J&J finally decides to dismantle its diversified business model

After decades of a diversified healthcare business model, Johnson & Johnson has announced it plans to split off its consumer health division from its pharma and medical device operations.

The move would create a new consumer health company within 18 to 24 months, according to J&J, which said it would unlock “significant value” whilst allowing the company to focus on its faster-growing prescriptionmedicine and medical device business.

It follows similar decisions by rivals including GlaxoSmithKline and Pfizer, which combined their consumer health units into a joint venture which is scheduled to be spun off next year. Germany’s Merck KGaA meanwhile sold its consumer health division to Procter & Gamble in 2018.

The publicly-traded spinoff will be home to a plethora of well-recognised brands, including Band-Aid dressings, the Johnson’s baby range, Listerine mouthwash and Tylenol painkillers that are expected to make sales of around $15 billion this year.

Four of J&J’s consumer brands are $1 billion-plus products, with another 20 that make upwards of $150 million a year, said the company, which has not yet announced a name for the spin-off or its senior management.

The announcement is likely to be one of the last major strategic moves undertaken by J&J chief executive Alex Gorsky, who will hand over the reins to CEO-elect Joaquin Duato on 1 January. Gorsky said that the decision is the “best way to…drive profitable growth” for all J&J’s business units.

It’s a major change in direction for J&J, which for many years has held that its diversified structure has helped it weather periods of volatility in some markets, for example a downturn in 2019 and 2020 in its medical device business and the impact of patent expiries in pharma.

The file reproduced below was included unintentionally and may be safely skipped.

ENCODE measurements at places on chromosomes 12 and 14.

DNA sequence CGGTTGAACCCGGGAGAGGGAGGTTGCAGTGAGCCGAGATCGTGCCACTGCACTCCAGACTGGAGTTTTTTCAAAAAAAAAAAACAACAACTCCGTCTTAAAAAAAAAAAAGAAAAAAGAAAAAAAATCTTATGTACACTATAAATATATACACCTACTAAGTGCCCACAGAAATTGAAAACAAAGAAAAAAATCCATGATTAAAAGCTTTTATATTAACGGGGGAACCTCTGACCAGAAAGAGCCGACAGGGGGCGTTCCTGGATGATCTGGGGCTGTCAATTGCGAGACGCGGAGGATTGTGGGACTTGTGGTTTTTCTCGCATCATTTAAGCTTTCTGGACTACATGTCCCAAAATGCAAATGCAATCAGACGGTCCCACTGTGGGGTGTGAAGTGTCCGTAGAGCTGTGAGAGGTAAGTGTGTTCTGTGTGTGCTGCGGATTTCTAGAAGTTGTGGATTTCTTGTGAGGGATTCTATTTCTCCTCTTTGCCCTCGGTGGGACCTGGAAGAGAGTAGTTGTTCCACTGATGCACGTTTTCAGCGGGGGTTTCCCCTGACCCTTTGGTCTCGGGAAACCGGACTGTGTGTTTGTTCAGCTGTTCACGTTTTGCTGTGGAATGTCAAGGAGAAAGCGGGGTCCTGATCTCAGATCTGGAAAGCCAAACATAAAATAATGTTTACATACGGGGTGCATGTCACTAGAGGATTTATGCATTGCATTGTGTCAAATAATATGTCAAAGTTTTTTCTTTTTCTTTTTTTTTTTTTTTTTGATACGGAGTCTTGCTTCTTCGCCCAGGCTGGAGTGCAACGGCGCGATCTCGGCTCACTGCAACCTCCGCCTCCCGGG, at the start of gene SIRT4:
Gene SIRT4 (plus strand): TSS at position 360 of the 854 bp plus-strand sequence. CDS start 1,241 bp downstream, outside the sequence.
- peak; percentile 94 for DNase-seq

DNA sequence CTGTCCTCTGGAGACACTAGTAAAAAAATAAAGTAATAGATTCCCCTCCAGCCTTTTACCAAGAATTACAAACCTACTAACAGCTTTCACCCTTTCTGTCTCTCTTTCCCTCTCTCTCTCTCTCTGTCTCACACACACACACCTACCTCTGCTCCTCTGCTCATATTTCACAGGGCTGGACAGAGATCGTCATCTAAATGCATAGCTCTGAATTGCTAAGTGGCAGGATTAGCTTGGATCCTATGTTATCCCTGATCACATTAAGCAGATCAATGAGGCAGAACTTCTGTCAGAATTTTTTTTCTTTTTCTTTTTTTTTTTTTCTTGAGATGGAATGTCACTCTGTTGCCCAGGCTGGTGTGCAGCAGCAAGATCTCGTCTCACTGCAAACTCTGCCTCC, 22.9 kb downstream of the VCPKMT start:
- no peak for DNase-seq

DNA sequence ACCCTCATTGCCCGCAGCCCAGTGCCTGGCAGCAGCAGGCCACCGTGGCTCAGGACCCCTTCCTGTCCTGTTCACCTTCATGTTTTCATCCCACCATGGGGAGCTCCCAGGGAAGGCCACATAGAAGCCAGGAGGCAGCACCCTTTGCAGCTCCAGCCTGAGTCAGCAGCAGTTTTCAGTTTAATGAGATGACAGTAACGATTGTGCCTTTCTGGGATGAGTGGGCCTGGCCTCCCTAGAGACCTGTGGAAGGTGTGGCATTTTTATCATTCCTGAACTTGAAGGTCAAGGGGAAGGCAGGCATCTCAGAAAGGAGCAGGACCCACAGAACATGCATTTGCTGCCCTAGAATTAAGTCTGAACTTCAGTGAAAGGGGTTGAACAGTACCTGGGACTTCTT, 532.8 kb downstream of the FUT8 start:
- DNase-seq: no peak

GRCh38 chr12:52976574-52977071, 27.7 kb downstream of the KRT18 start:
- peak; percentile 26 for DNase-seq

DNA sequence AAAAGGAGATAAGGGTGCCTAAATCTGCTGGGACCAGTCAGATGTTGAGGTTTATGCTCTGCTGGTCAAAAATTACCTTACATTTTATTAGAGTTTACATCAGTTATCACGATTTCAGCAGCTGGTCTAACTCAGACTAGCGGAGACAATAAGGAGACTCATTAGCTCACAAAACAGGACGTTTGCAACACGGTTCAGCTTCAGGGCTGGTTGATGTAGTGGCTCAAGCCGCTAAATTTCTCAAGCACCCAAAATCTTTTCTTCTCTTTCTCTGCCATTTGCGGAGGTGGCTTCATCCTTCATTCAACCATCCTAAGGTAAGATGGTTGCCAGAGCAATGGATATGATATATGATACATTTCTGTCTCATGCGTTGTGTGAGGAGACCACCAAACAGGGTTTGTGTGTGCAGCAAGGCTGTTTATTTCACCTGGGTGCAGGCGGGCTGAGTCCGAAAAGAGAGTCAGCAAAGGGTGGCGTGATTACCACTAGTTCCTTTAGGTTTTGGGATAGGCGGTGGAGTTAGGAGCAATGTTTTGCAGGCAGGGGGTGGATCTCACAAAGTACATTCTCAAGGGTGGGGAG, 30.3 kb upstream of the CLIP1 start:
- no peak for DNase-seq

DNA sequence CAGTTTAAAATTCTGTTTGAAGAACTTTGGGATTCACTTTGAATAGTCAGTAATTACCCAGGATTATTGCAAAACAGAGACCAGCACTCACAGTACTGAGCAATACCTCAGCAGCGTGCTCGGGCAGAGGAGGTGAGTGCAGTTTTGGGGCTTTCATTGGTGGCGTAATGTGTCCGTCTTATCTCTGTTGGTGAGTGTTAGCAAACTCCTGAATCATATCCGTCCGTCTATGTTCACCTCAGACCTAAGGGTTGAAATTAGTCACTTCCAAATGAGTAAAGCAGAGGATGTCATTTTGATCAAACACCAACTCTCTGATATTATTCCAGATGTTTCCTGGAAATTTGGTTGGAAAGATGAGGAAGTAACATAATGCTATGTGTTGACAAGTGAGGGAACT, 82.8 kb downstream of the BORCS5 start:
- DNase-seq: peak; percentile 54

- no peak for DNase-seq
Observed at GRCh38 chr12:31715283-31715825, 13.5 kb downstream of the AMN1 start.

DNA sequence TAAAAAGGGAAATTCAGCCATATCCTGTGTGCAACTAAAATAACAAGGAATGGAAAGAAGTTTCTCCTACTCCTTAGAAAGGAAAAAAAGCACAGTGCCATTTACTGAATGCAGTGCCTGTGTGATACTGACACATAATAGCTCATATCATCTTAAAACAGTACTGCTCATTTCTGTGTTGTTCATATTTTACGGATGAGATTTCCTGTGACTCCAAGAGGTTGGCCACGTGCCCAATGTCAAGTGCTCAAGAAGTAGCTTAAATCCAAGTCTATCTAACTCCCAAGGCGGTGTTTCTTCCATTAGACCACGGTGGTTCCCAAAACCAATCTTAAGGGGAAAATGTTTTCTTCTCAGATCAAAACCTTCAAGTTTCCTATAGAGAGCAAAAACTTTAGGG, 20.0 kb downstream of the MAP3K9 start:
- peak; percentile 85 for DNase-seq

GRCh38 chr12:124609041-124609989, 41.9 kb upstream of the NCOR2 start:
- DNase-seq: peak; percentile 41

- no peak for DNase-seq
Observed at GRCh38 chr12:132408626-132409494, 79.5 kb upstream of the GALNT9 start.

With consumer health splintering off, there is already speculation about a further breakup, with pharma and medical devices also diverging.

Gorsky said the split would allow each business to focus on execution and would also allow consumer health to be more nimble in some key areas, for example adapting to the changing purchasing channels and a shift to online that has been amplified by the pandemic.

Pharmaceuticals and medical devices brought in a combined $19.6 billion in revenue in the third quarter, with consumer health contributing $3.7 billion. Analysts suggested that the separated businesses would likely have a higher valuation independently than when part of the same company.

The new company will also be responsible for J&J’s talcum powder business, which is still battling lawsuits from people who claim to have developed cancer after using the products.

The company has already spent almost $1 billion defending itself from those claims, and has unveiled a plan to shift the talc liabilities into a newly-created subsidiary, and placing that into bankruptcy proceedings – a move challenged by some plaintiffs.

J&J’s management said on a conference call that the decision to separate the businesses was not related to the product liability litigation J&J faces. Along with talc, others are focusing on opioid painkillers, schizophrenia drug Risperdal (risperidone) and vaginal mesh implants.

J&J’s announcement comes a few days after another top US conglomerate, GE, announced that it would break up into three businesses, including a healthcare unit that will be spun off in 2023.

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